A few weeks ago, Mel and I strolled the cobblestone streets on a chilly, moonlit night. Neither of us knew where we were going, but neither one of us wanted to go home. We wandered by a place a few blocks from our apartment and decided…check that. We didn’t decide anything, the place pulled us in. We didn’t have a choice.
Once inside, I knew I had found the coolest restaurant on the planet.
It’s the tiniest restaurant on the quietest street, far away from the main square. If you blink, you could miss it.
There are no windows. There’s barely a kitchen. Some people see it and walk right on by. Some might stick their head in the door and say, “What the hell is this place?” Some might not dig the Robert Johnson or Chet Baker wafting from crackling speakers.
The graffitied walls might scare others. Names, countries of origin, poems, and plain gibberish cover the place from floor to ceiling. It’s not for everyone…and that’s just fine. Because what makes this place so special is that it’s just right for just the right people.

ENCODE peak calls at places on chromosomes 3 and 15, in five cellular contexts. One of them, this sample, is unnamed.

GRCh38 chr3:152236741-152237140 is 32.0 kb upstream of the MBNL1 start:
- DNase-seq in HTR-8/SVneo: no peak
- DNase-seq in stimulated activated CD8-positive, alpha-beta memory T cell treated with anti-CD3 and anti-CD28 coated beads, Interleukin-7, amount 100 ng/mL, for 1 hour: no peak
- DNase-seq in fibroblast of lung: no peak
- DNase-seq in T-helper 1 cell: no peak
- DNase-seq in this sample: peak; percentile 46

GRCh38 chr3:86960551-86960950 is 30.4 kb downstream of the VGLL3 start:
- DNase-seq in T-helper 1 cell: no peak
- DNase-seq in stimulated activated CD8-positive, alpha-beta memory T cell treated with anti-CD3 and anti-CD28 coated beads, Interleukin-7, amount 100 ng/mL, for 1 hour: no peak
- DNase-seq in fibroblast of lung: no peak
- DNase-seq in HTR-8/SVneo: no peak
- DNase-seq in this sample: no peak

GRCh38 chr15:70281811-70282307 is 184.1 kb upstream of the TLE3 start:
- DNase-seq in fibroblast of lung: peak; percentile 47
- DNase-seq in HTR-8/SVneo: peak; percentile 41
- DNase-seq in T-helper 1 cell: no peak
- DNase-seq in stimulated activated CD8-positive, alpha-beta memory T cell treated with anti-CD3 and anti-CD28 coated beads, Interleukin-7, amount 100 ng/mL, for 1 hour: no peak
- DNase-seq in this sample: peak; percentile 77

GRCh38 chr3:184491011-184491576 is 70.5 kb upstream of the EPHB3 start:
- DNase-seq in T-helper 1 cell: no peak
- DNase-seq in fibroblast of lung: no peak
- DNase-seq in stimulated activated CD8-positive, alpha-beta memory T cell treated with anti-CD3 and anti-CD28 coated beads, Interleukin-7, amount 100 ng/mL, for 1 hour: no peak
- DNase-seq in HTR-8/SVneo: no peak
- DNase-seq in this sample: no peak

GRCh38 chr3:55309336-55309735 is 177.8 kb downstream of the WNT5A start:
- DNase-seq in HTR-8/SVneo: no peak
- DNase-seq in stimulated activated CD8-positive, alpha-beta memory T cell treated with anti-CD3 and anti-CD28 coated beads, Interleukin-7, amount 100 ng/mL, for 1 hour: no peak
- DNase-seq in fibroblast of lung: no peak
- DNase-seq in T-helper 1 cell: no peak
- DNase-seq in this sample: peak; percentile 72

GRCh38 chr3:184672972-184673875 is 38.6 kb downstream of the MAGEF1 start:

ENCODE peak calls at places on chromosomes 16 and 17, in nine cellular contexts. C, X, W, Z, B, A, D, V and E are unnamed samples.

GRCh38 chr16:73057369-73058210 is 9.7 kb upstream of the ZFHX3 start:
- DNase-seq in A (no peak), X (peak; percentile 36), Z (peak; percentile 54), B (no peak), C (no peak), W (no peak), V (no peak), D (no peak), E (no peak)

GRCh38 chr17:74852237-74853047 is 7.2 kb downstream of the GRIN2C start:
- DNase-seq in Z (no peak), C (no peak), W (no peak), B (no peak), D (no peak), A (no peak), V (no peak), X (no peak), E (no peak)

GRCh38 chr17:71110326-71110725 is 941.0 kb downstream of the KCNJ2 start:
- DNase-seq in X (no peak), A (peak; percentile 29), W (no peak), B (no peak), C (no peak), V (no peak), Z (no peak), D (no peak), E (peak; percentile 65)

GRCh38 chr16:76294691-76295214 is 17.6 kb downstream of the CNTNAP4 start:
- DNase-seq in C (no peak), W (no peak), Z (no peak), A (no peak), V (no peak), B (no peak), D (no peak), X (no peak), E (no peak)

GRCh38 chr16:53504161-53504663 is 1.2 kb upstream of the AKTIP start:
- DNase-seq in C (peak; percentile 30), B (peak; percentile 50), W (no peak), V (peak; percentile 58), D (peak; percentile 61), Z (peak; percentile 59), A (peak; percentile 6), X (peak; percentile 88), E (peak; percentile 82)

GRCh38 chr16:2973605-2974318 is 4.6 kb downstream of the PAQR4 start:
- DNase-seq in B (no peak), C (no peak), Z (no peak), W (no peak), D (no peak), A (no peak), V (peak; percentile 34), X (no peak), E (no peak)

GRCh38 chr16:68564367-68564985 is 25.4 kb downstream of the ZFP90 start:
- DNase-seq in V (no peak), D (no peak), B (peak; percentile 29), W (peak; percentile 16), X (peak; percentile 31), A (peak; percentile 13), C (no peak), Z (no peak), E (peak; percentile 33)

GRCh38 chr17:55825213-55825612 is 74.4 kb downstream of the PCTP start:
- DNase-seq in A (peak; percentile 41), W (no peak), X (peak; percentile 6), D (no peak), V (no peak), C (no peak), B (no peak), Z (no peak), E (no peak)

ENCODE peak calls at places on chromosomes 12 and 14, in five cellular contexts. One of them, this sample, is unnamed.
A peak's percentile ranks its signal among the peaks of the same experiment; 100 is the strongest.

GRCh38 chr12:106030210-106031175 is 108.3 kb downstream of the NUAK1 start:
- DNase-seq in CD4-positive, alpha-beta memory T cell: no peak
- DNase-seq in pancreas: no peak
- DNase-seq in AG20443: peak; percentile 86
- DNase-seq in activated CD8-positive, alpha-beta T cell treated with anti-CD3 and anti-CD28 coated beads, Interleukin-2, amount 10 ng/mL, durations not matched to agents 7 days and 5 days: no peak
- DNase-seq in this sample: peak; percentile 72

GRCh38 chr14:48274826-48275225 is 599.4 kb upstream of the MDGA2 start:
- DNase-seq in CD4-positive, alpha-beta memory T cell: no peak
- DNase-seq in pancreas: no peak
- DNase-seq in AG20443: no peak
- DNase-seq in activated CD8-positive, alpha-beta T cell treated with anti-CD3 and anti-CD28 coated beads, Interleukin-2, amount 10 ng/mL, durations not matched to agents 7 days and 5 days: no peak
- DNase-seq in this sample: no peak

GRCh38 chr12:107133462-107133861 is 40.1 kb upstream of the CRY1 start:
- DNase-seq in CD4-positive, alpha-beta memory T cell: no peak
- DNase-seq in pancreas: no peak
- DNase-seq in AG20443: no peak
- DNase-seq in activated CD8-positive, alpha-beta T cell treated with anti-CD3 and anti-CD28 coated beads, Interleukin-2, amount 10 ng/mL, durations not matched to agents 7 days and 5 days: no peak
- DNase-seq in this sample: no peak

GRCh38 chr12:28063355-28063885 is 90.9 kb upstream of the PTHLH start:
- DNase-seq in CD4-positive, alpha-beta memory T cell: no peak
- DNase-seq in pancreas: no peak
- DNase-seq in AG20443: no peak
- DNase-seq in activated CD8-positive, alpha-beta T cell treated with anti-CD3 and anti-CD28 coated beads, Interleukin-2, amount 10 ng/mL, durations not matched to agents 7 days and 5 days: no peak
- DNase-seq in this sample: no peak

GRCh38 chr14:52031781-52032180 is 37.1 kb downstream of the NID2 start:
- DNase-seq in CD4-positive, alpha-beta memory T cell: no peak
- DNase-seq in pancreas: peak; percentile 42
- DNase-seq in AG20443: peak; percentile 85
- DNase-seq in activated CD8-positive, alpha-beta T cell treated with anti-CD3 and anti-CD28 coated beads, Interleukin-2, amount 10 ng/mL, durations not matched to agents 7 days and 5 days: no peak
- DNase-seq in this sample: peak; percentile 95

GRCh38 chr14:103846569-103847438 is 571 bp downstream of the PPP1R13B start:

I like to think of it as the “Goldilocks” of restaurants.
Por Que No began six years ago quite accidentally, when a young couple, deciding they didn’t want to raise their daughter within the madness of Guatemala City, moved an hour west to the city of Antigua. In their new city, they struggled to make enough money to make ends meet.
One day while walking through the neighborhood discussing their dwindling savings, Carlos and his wife, Carolina stumbled upon a small vacant building.
“I was standing there with tears running down my face and Carlos says, “let’s open a restaurant. Right here.” Carolina laughs as she recounts the details. “I said, honey… You don’t cook. We have no idea how to open a restaurant. He knocked on the door and after speaking to the owner of the building for a few minutes, rented the place on the spot. We immediately started cleaning.”